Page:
Well, here I am, my sequel sitting in its hypothetical drawer, and me anxiously waiting for a month to go by so I can dig back into it for a thorough edit. It’s like waiting for Christmas to come. Or maybe a route canal, I’m not sure which. New ideas keep flooding my mind during this downtime, and I’m doing all I can to try and remain detached from other intriguing creative ideas I have (jotting them down, of course, in case they turn out to be something) in order to focus on the upcoming task. When I emerged from my Drawer Limbo the first time, with Baby Grand, I was ready to breezily edit the book, but found myself miserably stuck on the first page for an entire day. It wasn’t pretty. Hopefully, I’ll be able edit this time around with ease (she says with a Homer Simpson-style d’oh!). I think I did a thorough first draft, but who knows? I guess I’ll find out May 1. Bring on the Novocaine! What have you been up to this month?
Well, it took a year and a half (the same amount of time it took me to write the first book, coincidentally) but I’ve finally finished writing the sequel to Baby Grand. Woo hoo! Cue confetti!
What’s the next step? Stick the manuscript in a drawer (yes, I’m showing my age), or, perhaps, on the back burner of my life, and refrain from looking at it for at least a month. Why? It’s important to get some distance from your work, and that’s something that only time can achieve. Even when I write feature articles, I can go an hour or even an overnight between reads. Time has a way of revealing all kinds of typos and issues. My students at Hofstra University always hear me say that just because you can write “The End” on a manuscript and upload it to Amazon the same day doesn’t mean that you should. Like my mother-in-law’s chili, manuscripts need to marinate a bit for maximum flavor.
So, a month from now, I’ll go through a round of editing, and I’ll have a better idea of where things stand, because I’m sure there will be more to work through (there always is), but for the moment I am breathing a sigh of relief and giving myself a little pat on the back. My book may not yet be ready for prime time, but the first step of the publishing process is completed, and that certainly is worth celebrating. Yay, me! :)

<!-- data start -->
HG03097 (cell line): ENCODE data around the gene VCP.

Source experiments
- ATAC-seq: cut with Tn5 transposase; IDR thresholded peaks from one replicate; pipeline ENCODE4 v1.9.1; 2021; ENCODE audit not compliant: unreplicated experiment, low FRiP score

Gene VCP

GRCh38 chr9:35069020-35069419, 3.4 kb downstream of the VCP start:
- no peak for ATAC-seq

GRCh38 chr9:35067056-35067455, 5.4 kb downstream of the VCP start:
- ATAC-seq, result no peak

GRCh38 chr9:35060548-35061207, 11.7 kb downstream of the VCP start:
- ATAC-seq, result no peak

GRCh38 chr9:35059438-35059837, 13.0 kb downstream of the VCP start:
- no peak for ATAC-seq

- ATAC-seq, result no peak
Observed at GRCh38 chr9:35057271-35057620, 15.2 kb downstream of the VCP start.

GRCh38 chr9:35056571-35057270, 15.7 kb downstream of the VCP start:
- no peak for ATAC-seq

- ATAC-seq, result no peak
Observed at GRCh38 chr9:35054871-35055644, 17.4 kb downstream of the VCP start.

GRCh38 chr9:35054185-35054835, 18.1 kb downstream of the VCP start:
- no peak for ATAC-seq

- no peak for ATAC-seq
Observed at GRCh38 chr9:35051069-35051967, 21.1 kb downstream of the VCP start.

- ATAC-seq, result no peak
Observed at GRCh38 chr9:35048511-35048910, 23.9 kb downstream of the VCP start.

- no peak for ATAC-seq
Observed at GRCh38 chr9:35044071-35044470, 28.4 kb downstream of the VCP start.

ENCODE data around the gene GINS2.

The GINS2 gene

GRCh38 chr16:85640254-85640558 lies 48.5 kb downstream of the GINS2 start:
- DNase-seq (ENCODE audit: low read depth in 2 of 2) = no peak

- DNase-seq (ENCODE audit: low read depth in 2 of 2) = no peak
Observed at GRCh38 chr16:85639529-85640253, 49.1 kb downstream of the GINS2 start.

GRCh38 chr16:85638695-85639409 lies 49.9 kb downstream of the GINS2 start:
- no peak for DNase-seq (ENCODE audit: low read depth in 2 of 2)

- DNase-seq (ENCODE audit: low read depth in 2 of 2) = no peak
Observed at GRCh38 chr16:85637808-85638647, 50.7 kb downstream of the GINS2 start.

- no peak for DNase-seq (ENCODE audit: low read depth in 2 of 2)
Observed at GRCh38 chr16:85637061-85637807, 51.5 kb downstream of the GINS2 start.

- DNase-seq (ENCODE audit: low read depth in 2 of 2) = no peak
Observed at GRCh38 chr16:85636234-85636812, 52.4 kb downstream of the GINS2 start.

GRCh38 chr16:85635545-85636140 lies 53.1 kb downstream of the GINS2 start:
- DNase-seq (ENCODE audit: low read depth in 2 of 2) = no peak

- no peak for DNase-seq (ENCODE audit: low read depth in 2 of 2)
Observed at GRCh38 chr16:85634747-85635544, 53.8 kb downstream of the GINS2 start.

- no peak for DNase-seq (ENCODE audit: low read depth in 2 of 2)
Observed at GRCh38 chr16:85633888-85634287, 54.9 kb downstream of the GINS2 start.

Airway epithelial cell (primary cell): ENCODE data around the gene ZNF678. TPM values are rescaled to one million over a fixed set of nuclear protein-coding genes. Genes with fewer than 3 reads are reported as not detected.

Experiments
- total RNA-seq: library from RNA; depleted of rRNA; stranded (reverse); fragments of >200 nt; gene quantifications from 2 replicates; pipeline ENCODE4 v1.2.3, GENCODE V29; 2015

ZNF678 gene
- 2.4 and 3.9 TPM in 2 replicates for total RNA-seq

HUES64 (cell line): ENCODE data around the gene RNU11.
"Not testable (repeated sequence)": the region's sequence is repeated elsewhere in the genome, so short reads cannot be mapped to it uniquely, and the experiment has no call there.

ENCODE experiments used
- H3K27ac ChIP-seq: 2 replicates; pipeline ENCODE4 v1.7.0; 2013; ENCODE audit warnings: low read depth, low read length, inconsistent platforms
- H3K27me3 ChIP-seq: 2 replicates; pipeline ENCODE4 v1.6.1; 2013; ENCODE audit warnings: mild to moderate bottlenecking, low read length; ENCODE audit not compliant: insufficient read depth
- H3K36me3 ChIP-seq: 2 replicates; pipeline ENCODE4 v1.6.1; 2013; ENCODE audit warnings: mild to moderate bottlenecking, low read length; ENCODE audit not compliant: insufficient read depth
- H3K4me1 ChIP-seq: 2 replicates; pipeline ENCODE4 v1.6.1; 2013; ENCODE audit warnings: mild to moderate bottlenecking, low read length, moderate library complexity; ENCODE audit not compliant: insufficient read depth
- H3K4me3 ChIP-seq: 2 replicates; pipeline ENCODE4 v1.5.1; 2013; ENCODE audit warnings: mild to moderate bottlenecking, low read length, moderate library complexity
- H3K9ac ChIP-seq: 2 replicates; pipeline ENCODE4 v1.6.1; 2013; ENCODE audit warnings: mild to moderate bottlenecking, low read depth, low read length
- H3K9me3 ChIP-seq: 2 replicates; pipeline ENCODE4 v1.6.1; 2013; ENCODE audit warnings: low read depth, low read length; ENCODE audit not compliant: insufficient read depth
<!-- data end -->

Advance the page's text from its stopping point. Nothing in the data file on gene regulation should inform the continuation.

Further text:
If you’re anything like me, you spend much of your time listening to characters talk inside your head. Particularly when I’m winding down a novel, as I am now, I find that the chatter is constant. When I’m driving or I’m in the shower or I’m just lying in bed, their voices get louder, their circumstances more vivid. I can’t turn it off. (Not that I’d want to, really, but sometimes a girl has to sleep.) Jodi Picoult calls writing “successful schizophrenia.” I would tend to agree, at least about the schizophrenia part, for sure. But successful? For me, it depends on the day. How about you?
It was a spur of the moment decision. On February 9, the day before Ash Wednesday, I decided to give up social media (excluding WordPress and any postings I do for work) for Lent. I did it for lots of reasons, chief among them being I wanted to finish writing the sequel to Baby Grand, a project I started back in December 2014. I knew I was spending too much time on social media, but I just didn’t know how much. It was a lot. At first, I was perplexed by all the oodles of free time I didn’t know I had, but soon I found new activities to fill the void, as if I were a starfish whose amputated limbs were regenerating: I wrote quite a bit (the sequel is nearly completed, and I also found time for other writing, including this essay that appears in today’s Newsday) and charged through my daily to-do lists like nobody’s business. I also found myself calmer, serene. Turns out, while I was busy scrolling through posts, my thumb double-tapping images almost absently, I had been missing out on a lot of something that was important to me: me.